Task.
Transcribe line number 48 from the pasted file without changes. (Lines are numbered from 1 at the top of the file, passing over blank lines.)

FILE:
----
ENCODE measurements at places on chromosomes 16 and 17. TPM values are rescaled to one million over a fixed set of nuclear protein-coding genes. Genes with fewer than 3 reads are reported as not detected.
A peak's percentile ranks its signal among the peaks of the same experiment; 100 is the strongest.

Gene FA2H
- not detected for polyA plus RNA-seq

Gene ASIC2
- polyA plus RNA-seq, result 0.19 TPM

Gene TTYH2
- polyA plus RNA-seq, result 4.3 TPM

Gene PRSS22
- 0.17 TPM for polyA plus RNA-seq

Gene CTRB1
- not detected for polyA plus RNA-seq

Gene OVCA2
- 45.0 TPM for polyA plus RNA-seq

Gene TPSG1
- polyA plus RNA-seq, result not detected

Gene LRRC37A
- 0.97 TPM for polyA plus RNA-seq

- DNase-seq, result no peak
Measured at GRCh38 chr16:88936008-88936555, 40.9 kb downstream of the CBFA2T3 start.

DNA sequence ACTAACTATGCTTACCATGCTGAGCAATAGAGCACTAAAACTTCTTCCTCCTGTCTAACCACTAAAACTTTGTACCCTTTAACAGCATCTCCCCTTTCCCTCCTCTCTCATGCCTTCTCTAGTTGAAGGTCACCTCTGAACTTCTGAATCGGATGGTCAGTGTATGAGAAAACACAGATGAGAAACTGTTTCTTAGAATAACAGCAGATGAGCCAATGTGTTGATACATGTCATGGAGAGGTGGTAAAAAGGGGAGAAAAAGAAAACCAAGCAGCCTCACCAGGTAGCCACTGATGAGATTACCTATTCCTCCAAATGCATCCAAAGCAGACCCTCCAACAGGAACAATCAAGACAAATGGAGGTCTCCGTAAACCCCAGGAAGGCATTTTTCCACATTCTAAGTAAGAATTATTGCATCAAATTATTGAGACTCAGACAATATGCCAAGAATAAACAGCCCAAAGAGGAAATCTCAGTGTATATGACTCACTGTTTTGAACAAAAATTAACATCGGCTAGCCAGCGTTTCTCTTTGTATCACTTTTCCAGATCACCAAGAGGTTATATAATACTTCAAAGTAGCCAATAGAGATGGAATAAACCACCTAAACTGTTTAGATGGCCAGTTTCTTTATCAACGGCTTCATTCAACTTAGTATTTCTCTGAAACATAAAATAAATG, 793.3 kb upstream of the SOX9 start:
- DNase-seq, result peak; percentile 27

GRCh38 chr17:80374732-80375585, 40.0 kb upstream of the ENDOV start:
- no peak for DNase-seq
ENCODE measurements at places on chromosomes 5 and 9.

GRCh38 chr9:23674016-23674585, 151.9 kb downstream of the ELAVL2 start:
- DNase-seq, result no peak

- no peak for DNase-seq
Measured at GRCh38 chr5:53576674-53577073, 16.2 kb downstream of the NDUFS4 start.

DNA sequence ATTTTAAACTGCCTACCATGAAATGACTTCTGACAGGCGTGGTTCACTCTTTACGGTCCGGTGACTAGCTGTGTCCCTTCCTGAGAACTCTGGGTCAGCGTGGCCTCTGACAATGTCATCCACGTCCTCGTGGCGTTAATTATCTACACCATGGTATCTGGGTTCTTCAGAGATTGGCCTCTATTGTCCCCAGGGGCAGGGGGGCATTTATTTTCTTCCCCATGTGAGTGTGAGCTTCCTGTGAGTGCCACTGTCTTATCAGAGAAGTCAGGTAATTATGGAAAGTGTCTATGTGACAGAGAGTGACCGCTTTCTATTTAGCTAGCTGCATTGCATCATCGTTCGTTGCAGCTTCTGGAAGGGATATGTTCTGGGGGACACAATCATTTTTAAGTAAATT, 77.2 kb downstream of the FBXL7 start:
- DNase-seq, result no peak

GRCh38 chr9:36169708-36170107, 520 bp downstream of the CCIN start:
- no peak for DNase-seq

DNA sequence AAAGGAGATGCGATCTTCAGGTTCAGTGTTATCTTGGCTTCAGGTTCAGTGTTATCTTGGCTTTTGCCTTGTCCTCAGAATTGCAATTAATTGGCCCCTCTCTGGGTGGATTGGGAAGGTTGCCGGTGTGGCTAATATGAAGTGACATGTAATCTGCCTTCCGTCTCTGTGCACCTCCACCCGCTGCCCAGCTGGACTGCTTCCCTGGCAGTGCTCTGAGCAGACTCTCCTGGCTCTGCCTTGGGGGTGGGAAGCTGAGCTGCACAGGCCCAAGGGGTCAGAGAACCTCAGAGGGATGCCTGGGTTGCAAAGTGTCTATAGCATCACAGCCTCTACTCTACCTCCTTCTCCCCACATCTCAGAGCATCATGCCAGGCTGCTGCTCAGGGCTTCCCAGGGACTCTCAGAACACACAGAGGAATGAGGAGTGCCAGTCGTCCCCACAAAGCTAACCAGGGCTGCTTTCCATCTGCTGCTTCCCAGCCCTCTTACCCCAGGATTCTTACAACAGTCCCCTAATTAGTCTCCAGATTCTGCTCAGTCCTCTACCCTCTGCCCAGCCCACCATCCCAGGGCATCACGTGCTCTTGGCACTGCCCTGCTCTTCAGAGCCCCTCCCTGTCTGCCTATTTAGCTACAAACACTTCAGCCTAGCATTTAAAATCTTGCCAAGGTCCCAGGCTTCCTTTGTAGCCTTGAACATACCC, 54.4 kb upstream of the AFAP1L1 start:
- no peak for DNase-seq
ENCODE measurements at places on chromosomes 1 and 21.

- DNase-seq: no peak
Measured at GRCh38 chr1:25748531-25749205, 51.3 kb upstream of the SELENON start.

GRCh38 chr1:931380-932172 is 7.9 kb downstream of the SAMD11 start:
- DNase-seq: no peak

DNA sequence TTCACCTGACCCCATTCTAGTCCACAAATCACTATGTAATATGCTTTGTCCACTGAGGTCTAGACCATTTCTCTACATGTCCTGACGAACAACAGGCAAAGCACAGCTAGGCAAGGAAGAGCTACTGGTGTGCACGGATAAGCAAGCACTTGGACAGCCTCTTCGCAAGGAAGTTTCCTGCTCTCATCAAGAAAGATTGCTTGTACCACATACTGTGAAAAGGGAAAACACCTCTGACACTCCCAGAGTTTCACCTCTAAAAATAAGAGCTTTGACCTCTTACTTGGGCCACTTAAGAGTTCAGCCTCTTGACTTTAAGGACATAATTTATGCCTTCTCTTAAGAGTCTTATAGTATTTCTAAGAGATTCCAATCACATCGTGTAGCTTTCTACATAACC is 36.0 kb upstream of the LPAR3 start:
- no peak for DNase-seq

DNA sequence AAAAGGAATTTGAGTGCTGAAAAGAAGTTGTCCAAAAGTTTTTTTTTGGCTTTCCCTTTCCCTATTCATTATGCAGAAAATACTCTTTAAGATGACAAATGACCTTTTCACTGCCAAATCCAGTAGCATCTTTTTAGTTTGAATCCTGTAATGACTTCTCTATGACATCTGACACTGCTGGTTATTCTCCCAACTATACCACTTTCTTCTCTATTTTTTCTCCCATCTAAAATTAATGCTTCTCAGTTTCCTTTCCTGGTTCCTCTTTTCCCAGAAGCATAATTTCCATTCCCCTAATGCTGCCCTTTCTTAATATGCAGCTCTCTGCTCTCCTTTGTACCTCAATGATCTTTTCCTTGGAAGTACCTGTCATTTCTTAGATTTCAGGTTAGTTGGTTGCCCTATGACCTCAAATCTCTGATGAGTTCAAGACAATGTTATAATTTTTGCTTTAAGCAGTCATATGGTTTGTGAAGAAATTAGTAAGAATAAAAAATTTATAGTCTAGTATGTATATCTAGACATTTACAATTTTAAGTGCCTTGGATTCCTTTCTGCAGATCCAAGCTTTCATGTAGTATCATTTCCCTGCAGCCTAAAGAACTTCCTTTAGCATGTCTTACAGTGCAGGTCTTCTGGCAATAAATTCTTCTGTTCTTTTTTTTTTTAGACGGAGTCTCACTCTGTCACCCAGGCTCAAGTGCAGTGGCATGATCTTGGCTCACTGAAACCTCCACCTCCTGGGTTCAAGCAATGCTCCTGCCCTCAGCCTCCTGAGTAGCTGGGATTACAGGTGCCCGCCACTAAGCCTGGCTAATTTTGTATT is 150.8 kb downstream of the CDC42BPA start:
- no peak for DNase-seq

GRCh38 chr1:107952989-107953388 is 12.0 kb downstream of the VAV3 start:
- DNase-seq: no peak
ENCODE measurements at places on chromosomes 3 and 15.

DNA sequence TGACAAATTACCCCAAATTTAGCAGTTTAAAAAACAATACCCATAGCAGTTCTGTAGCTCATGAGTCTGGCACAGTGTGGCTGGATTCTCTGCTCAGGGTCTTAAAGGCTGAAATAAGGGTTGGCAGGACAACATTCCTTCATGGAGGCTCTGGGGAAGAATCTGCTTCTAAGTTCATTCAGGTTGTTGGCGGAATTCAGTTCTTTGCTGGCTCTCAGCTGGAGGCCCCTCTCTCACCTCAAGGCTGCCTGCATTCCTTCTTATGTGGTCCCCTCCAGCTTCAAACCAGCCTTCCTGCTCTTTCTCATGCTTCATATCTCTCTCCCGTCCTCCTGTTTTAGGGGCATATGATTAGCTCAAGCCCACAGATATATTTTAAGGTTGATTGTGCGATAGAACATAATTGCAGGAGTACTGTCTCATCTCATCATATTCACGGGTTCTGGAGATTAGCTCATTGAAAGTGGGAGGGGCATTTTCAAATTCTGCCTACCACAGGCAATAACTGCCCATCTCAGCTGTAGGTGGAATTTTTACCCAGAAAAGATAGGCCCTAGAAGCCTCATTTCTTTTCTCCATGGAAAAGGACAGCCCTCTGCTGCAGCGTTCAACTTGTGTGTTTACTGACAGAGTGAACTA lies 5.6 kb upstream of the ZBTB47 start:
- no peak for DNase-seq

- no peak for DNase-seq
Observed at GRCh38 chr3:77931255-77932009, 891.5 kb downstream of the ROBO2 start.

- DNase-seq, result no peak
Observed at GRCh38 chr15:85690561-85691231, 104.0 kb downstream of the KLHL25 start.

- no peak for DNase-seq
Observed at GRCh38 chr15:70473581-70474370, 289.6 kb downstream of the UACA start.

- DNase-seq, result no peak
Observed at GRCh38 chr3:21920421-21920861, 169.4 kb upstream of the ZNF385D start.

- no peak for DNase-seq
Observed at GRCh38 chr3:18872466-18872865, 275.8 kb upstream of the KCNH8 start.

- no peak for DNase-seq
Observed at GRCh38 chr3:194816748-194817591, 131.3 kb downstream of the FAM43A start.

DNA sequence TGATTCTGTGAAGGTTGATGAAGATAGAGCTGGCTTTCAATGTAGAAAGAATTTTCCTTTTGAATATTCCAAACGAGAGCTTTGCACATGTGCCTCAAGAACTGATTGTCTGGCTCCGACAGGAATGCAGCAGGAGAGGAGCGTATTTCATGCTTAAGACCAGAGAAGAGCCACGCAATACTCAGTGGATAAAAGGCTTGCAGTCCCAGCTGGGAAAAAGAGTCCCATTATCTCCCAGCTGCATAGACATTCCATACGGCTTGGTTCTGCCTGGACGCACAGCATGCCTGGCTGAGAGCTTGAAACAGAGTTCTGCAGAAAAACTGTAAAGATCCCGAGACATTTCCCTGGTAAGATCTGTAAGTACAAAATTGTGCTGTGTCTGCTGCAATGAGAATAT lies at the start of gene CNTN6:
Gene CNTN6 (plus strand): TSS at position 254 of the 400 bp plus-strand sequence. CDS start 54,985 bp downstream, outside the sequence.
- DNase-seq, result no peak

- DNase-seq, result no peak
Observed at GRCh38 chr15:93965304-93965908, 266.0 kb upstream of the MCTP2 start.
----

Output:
DNA sequence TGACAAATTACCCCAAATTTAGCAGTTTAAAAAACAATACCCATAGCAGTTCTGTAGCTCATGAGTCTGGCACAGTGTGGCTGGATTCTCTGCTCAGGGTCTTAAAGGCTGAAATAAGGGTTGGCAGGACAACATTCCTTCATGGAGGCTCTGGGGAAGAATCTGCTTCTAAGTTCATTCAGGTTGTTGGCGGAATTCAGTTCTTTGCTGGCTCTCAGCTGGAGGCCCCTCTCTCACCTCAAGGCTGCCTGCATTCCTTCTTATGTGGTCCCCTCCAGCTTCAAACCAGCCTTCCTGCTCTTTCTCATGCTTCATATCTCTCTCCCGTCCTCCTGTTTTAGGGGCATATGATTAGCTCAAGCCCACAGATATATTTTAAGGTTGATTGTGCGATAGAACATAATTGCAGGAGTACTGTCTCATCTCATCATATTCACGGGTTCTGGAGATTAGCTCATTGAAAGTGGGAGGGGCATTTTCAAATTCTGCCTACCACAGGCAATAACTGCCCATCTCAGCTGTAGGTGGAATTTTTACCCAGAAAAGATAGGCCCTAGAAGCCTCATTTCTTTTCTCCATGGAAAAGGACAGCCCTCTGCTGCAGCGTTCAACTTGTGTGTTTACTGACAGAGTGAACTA lies 5.6 kb upstream of the ZBTB47 start: